I pulled two books out of the bag and loved them both fiercely almost on sight. Conveniently they both have to do with the subject of immigration making them easy to discuss in one quick post.
The Thanksgiving Door, by Debby Atwell is the story of a family of immigrants who came to America and opened up a restaurant, the New World Cafe. It is also the story about an elderly couple named Ed and Ann who were planning to spend the Thanksgiving holiday all alone. However, unfortunately, Ann accidentally burnt their dinner! Ed suggested that they try out the New World Cafe which had recently opened so off they go to try out the fares at the new restaurant, feeling rather glum because they were all alone and couldn't even have dinner together as they had originally planned it.
The immigrant family originally found the two to be un-welcomed company. Their restaurant was actually closed for Thanksgiving, but Ed and Ann didn't realize it. The grandmother of the immigrant family speaks out on behalf of Ed and Ann, encouraging her relations to make Ed and Ann feel welcomed, without informing them of their mistake. The book concludes with Ann and Ed being the most grateful for having burnt their meal at home because it introduced them to a wonderful family that they grew to know and love. Instead of being alone on Thanksgiving day, they found themselves part of a big and happy family. A totally win-win situation! A total win-win book!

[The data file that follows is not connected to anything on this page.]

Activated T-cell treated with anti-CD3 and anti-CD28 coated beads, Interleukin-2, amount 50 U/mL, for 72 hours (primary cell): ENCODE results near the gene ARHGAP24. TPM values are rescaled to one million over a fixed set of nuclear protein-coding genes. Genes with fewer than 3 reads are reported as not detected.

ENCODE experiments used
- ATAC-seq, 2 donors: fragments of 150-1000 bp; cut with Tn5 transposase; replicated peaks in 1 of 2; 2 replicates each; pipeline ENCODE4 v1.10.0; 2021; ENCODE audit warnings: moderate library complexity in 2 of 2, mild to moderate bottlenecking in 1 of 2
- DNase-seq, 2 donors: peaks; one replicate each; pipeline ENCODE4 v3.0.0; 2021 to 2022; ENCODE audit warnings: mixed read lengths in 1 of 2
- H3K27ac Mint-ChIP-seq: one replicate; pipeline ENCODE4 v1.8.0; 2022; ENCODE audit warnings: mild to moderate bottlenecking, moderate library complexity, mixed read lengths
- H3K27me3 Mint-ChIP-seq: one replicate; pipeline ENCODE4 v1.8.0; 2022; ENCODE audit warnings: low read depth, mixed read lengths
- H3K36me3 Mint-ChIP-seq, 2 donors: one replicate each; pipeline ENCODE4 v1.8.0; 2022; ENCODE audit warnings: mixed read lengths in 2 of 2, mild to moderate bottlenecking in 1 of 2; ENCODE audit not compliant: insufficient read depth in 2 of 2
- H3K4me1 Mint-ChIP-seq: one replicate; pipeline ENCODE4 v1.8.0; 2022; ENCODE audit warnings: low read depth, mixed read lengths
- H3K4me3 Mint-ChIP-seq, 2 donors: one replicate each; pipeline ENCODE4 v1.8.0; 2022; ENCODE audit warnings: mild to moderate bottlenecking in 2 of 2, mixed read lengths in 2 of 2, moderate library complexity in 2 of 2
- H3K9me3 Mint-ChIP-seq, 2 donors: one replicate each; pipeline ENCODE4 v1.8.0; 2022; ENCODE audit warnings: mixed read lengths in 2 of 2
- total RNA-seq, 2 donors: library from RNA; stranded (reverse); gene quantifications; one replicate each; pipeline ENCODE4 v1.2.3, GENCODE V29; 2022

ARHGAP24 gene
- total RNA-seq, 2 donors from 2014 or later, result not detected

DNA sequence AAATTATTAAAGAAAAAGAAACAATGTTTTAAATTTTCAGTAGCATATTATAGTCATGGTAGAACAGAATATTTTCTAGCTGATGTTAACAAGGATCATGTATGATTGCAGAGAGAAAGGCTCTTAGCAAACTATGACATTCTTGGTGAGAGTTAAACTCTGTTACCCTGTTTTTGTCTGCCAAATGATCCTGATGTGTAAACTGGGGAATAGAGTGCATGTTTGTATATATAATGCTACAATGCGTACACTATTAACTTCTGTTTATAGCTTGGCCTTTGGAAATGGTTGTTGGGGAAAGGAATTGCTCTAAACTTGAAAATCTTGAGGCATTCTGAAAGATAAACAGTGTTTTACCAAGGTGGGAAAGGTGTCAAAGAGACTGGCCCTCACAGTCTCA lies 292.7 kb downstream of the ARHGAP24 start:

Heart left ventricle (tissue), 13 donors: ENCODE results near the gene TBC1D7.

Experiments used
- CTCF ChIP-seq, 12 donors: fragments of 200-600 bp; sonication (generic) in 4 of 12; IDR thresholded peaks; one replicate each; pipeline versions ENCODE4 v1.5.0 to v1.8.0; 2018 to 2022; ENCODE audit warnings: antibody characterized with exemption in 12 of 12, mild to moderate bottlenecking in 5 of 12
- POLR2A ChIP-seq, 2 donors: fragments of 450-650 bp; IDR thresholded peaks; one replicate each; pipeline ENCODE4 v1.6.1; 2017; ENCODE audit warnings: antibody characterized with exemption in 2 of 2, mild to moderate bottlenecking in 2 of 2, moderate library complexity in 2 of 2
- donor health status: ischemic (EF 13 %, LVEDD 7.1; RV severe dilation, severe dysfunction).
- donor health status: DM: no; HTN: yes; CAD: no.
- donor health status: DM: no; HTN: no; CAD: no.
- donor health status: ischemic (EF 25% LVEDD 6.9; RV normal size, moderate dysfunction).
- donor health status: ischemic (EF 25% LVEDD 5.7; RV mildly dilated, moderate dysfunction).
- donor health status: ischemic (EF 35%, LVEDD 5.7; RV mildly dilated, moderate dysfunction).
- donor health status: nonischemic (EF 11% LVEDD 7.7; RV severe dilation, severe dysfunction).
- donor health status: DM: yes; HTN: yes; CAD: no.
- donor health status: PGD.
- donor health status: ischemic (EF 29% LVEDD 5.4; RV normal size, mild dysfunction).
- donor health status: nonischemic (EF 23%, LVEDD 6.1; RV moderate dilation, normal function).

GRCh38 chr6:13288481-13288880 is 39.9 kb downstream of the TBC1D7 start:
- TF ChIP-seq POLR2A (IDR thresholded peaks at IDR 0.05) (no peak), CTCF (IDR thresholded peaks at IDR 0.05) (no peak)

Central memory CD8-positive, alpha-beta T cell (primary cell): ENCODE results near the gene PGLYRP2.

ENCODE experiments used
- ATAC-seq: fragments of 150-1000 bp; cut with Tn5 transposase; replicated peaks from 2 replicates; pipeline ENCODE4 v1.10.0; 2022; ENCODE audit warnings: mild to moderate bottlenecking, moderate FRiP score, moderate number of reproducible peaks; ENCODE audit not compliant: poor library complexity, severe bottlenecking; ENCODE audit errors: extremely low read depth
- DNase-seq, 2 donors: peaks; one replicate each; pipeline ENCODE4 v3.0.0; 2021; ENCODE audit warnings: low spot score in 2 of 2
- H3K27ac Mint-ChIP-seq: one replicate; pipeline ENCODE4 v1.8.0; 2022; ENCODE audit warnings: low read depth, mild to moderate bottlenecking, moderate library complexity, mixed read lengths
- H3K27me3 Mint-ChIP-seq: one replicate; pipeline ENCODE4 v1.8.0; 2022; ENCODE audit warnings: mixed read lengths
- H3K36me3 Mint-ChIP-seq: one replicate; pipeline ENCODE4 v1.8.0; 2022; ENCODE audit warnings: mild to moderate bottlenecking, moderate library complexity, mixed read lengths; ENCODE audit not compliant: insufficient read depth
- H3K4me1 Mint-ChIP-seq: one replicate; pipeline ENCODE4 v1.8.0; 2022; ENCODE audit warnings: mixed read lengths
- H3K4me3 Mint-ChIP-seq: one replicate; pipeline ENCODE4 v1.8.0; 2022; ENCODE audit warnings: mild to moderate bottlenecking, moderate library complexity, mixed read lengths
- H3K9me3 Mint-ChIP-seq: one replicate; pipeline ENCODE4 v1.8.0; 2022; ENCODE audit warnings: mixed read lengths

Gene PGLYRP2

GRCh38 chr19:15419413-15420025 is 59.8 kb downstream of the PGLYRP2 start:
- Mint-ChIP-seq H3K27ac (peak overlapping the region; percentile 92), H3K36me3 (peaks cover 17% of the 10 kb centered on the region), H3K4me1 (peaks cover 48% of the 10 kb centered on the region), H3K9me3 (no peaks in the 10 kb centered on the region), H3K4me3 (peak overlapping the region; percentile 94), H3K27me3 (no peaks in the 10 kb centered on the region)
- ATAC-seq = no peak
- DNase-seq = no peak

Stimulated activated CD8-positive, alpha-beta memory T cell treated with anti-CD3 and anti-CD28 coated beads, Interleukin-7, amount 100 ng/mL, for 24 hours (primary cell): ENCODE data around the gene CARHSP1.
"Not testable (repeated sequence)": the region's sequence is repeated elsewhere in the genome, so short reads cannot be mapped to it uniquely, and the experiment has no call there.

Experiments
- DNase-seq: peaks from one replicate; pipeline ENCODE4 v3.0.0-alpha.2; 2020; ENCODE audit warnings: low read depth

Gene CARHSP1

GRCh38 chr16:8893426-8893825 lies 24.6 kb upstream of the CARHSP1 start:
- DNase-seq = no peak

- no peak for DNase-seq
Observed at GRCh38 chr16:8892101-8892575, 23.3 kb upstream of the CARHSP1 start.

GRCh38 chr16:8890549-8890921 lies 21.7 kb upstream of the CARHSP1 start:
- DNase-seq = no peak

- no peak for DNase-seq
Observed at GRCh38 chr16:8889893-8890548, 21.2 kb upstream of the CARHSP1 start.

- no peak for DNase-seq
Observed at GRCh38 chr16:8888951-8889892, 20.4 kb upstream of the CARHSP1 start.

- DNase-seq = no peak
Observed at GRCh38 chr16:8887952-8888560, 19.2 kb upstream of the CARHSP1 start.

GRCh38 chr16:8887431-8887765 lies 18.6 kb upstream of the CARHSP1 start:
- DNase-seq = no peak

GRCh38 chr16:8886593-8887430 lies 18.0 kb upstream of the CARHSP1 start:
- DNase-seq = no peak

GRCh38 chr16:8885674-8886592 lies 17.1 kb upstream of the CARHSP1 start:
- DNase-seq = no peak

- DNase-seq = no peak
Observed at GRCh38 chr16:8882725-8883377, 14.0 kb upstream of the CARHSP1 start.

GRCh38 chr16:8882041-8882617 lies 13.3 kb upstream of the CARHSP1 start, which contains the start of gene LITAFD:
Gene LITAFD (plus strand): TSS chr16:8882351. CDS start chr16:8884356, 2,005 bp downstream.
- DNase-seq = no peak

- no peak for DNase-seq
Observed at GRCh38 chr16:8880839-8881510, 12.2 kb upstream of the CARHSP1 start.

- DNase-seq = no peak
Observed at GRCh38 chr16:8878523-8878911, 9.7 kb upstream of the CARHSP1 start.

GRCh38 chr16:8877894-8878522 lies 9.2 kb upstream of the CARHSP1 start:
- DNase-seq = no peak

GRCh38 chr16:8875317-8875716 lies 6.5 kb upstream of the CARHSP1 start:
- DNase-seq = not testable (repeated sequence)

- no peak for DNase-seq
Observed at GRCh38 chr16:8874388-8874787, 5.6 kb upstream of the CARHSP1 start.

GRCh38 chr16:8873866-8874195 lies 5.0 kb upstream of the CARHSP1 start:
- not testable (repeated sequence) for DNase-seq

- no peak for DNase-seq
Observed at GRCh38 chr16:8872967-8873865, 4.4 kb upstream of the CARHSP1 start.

Silent Movie, by Avi is just too cool. (Can I leave my "review" at that?) When you open up the title page you discover the author/illustrator information laid out like on a silent film. The cast of characters are also listed, as well as a brief description of them. All of the pages in this book are black and glossy and are illustrated with white lined drawings, pen & ink style. Totally classy in every single way.
The story is set in 1909 and Papa Hans is sailing for America. His family eventually joins him and his son is noticed by some film producers who end up starring him in a silent film. Naturally, he will be paid very well and the immigrant family is grateful for the opportunities they are afforded in America - and at such speed! The story is rather unusual, and certainly not many families could identify with it. However, this book is a fantastic introduction both to the world of silent films (with information given in more detail at the end of the book) and methods of travel for people immigrating to America. I just think this book is stellar and unique and worth a look if you get a chance! Very nicely done.
I'm labeling these two books as "Mommy Favorites" because, well, they are.